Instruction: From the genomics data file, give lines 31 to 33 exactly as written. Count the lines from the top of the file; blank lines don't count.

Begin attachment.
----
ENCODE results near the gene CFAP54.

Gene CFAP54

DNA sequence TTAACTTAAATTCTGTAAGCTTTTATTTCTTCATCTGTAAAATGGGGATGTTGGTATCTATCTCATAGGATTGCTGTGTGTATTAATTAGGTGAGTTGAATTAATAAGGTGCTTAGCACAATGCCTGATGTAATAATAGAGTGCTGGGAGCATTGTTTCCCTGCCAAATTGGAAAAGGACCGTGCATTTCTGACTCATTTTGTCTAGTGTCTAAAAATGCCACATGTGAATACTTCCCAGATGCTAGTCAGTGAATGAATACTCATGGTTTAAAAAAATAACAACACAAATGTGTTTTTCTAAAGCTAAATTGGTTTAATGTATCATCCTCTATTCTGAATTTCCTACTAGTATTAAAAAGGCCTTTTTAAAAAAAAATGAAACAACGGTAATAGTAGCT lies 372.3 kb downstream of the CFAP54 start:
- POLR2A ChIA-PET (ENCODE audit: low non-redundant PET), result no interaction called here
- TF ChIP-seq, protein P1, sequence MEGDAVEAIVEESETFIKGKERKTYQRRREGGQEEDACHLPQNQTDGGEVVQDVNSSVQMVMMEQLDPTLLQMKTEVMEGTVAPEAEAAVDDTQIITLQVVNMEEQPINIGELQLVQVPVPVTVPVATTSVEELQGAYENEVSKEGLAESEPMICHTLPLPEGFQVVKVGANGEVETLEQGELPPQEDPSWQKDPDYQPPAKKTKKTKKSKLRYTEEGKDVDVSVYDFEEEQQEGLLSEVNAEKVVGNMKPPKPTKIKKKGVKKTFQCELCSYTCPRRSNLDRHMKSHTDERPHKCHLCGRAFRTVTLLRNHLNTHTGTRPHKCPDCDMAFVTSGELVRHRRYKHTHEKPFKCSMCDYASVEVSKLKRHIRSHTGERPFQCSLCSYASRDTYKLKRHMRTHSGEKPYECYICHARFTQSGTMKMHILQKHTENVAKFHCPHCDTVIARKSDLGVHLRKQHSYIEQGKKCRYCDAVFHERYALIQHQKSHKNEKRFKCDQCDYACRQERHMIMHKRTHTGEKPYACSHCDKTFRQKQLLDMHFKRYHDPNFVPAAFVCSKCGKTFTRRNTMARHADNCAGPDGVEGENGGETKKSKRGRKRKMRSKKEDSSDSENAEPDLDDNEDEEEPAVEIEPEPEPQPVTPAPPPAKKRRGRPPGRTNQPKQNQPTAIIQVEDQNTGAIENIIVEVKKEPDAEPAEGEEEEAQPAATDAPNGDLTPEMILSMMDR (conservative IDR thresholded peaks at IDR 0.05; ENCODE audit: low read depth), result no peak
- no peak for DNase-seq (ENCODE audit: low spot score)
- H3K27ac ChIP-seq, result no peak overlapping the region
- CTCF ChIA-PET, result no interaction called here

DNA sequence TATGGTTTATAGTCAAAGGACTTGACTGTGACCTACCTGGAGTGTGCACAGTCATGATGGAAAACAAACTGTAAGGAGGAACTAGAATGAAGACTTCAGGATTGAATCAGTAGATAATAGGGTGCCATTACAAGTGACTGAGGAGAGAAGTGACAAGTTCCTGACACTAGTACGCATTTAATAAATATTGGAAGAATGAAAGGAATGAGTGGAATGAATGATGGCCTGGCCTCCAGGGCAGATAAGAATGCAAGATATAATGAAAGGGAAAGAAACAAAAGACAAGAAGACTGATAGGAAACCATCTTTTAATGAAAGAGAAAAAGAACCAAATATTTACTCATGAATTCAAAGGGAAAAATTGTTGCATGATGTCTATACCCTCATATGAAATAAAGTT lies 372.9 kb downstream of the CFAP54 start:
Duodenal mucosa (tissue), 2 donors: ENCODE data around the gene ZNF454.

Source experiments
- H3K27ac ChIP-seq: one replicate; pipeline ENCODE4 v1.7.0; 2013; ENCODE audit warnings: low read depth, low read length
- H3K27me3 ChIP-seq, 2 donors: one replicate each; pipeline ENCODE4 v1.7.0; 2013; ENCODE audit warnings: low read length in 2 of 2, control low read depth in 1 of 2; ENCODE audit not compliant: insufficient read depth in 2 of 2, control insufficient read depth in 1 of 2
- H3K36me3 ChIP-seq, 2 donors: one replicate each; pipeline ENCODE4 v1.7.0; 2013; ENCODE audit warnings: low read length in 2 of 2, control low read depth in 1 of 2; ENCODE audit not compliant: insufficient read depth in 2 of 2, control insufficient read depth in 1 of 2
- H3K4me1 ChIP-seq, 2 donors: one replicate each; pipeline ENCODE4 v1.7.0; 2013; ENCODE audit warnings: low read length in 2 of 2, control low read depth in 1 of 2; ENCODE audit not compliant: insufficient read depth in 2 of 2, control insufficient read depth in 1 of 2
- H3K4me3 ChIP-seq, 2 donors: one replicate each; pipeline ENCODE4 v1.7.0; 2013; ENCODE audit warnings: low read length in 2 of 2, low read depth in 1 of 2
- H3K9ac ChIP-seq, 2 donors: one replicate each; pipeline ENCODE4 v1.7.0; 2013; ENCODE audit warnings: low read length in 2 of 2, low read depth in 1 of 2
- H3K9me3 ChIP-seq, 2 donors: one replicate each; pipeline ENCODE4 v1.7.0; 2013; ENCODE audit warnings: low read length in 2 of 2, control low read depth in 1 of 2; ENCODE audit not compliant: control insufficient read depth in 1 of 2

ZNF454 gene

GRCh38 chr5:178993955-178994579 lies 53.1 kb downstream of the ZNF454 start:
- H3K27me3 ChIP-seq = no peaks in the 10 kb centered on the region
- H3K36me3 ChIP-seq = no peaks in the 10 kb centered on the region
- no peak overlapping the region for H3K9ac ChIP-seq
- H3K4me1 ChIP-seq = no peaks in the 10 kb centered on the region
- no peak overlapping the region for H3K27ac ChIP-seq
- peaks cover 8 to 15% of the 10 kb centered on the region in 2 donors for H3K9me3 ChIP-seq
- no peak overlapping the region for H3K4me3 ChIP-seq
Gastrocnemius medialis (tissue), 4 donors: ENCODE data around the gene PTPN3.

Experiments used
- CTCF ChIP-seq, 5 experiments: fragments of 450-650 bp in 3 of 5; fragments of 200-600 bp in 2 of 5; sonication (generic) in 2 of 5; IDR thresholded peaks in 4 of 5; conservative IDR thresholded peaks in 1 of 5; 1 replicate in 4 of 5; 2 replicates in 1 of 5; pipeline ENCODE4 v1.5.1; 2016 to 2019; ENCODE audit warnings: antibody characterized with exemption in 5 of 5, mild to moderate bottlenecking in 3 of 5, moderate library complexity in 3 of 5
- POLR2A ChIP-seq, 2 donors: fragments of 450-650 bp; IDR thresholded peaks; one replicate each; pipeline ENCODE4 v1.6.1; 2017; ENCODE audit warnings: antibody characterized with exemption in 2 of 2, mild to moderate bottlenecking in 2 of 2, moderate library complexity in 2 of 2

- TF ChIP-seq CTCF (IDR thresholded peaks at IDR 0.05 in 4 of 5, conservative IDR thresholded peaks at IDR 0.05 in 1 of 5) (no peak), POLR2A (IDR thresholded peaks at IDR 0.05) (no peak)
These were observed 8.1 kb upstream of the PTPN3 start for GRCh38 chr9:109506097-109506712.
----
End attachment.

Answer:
- POLR2A ChIP-seq, 2 donors: fragments of 450-650 bp; IDR thresholded peaks; one replicate each; pipeline ENCODE4 v1.6.1; 2017; ENCODE audit warnings: antibody characterized with exemption in 2 of 2, mild to moderate bottlenecking in 2 of 2, moderate library complexity in 2 of 2

- TF ChIP-seq CTCF (IDR thresholded peaks at IDR 0.05 in 4 of 5, conservative IDR thresholded peaks at IDR 0.05 in 1 of 5) (no peak), POLR2A (IDR thresholded peaks at IDR 0.05) (no peak)
These were observed 8.1 kb upstream of the PTPN3 start for GRCh38 chr9:109506097-109506712.